The ultimate comfort food for many people is chicken pot pie. However, it can be a little difficult to make, plus with the added pie crust, it is also a bit fattening. A better way to have this meal in a way that is a little easier to put together without the pie crust is by turning it into a soup. You can then serve it on its own with extra veggies or serve it with some homemade rolls.
Decide How You Will Cook Your Soup
A good first step to making chicken pot pie soup is deciding how you will cook it. With this type of soup, you can definitely make it the classic way by adding the ingredients to a large pot and letting it simmer on the stove. However, you also have the option of turning it into a slow cooker meal. By using your Crockpot, you are able to let the soup simmer all day and go about your business. You can run errands, go to work, or go holiday shopping if it is that time of year. This also helps to keep your kitchen from getting too hot, since the slow cooker won’t increase the temperature of the kitchen like your stovetop or oven would. Once you have decided how to prepare it, you can start gathering your ingredients.
Gather the Soup Ingredients
The chicken pot pie soup starts with many of the same ingredients as a regular chicken pot pie. This includes diced chicken that has already been cooked and vegetables like peas, onions, carrots, and celery. You can also add a southwest flair by adding some bell peppers, corn, and tomatoes, or going with a fall version with pumpkin, sweet potatoes, and butternut squash. Since you are not using a pie crust, you will instead add in some potatoes, preferably peeled and diced Yukon gold potatoes. The soup needs liquid, so you will need water, milk, and chicken stock. Some other ingredients to make sure you include butter, flour, Italian seasoning, salt, and pepper.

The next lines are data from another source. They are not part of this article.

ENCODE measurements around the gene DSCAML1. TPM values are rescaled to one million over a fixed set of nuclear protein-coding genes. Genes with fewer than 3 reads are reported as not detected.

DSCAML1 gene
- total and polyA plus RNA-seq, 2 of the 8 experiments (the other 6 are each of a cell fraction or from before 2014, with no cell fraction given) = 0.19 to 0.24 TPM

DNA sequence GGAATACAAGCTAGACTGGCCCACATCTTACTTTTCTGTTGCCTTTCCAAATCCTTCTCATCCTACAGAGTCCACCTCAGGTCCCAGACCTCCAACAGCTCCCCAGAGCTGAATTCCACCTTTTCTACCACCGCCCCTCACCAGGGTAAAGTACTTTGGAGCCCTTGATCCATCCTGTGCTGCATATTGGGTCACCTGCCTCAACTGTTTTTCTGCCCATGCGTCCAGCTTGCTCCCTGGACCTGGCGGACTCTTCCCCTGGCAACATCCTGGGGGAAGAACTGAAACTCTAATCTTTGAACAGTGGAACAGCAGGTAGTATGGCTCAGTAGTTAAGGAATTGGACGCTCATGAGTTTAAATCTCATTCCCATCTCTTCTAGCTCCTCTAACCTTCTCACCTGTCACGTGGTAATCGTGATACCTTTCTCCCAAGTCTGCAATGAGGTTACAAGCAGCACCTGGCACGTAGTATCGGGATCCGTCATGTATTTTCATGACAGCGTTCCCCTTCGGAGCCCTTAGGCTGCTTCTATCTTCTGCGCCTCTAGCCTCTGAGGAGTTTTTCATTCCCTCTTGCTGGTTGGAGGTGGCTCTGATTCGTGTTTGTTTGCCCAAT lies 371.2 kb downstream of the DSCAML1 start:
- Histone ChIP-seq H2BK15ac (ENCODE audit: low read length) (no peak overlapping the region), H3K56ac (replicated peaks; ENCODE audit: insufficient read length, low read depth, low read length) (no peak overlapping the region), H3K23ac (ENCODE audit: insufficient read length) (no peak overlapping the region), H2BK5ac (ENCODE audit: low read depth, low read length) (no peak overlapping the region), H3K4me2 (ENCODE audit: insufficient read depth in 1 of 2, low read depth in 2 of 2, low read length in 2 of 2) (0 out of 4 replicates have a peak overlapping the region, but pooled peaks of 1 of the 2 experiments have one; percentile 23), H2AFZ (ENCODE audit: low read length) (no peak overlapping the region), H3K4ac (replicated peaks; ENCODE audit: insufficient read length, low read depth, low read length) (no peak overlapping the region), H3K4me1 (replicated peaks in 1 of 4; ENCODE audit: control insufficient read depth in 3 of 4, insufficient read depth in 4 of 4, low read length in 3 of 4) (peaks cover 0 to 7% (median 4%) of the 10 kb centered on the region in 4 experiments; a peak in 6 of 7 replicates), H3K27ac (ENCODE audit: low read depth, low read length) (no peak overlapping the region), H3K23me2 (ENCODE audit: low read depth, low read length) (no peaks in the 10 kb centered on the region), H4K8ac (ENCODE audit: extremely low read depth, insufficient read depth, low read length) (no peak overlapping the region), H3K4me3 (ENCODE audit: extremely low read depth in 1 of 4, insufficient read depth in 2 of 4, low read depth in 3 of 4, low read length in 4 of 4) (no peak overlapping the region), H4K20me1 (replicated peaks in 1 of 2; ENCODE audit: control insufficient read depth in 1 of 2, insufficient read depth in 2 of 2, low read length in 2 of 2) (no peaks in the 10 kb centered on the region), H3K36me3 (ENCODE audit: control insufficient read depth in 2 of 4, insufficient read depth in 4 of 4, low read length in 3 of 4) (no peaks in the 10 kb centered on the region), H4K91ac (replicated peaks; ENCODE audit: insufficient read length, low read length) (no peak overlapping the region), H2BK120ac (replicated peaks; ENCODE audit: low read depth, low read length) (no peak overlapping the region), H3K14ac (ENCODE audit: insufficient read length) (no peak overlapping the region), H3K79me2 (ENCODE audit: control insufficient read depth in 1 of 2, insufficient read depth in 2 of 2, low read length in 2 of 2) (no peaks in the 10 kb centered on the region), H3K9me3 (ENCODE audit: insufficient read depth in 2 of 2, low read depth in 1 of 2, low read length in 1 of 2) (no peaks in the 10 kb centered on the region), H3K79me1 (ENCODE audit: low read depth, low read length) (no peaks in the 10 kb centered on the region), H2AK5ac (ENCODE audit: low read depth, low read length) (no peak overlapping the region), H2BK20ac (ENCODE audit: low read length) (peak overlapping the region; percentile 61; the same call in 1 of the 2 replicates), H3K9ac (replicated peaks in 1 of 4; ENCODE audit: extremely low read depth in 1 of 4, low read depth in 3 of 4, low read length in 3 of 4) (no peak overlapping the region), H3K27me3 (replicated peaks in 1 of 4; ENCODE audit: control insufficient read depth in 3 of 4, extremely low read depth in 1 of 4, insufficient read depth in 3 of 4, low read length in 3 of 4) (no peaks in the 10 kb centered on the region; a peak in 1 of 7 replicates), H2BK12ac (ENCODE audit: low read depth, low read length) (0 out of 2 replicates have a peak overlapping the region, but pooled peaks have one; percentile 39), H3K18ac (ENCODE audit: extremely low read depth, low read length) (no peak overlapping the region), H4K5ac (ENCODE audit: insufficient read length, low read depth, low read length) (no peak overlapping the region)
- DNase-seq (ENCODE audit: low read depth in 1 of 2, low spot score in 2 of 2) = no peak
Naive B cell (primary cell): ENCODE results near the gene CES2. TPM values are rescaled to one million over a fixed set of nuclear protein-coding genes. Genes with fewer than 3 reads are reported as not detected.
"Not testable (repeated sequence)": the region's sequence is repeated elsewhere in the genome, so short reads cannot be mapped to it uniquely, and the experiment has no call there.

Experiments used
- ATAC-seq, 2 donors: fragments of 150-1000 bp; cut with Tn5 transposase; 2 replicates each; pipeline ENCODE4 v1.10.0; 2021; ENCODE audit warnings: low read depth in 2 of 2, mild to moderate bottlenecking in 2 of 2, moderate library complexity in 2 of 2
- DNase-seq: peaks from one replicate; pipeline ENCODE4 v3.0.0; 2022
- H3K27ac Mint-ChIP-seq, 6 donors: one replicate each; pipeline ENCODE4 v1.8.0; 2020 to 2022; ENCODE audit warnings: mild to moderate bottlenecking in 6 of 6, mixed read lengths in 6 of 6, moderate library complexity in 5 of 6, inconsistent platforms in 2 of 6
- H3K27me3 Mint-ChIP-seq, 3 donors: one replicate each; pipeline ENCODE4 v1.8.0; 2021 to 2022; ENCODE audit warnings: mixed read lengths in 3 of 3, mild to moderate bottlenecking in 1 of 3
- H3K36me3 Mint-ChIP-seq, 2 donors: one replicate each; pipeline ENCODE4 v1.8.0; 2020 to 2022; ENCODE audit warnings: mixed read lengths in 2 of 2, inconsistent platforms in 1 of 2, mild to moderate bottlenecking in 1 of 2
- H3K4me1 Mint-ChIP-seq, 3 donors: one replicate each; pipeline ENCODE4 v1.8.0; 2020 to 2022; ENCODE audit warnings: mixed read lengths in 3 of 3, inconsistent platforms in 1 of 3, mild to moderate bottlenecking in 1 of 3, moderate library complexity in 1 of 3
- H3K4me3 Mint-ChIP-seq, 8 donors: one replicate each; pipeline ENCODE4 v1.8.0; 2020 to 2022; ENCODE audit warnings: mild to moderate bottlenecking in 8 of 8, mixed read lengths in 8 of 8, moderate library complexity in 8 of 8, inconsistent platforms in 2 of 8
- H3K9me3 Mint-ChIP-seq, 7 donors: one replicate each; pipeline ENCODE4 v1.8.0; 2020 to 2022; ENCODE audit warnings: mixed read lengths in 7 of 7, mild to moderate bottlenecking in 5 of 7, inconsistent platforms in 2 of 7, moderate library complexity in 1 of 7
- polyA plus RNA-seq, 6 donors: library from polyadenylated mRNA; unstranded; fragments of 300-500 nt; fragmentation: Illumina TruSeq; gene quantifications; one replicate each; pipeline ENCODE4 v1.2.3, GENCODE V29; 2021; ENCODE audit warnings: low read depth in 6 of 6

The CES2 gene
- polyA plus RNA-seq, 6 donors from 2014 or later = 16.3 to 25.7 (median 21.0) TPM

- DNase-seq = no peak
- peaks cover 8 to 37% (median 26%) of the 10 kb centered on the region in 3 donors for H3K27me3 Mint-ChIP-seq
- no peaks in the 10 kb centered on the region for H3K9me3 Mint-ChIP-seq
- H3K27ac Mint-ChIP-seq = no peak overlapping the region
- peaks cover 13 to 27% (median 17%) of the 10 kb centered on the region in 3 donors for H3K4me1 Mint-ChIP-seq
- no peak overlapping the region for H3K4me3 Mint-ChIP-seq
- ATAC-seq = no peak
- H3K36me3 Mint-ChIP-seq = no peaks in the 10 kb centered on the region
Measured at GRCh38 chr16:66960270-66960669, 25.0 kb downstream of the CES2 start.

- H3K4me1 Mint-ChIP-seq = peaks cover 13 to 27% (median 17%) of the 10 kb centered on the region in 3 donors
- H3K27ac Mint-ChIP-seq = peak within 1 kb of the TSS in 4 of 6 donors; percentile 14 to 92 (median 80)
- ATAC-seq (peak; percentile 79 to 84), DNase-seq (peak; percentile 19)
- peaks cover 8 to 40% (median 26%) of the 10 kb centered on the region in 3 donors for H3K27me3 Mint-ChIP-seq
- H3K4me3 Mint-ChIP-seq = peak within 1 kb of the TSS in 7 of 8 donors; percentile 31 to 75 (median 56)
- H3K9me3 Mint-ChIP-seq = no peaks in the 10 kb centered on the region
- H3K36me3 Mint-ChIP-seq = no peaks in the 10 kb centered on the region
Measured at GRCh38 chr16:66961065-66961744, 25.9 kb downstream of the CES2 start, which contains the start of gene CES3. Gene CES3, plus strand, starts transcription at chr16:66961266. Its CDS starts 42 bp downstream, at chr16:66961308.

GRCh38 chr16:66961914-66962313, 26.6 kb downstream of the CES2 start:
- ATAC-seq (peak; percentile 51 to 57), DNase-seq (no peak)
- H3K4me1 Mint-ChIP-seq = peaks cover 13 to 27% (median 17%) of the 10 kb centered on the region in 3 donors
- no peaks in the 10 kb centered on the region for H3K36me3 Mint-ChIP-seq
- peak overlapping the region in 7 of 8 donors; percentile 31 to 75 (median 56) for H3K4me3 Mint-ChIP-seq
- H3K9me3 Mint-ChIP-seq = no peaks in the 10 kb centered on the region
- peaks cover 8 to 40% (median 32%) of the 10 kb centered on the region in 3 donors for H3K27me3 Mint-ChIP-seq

Make Your Chicken Pot Pie Soup
By this point, you are ready to start preparing your soup. If you are going to cook it on the stove, you first want to sautee some of your veggies. Start with the vegetables that take the longest time to become tender such as your onions, followed by the mushrooms, celery, peas, and carrots. Sautee them in butter in the soup pot, then leave them and the butter in the pan. Add your flour, chicken, chicken stock, milk, potatoes, seasonings, and other vegetables that were not sautéed originally. Let your soup simmer for about 15 minutes or until hot. Make sure your potatoes are cooked through.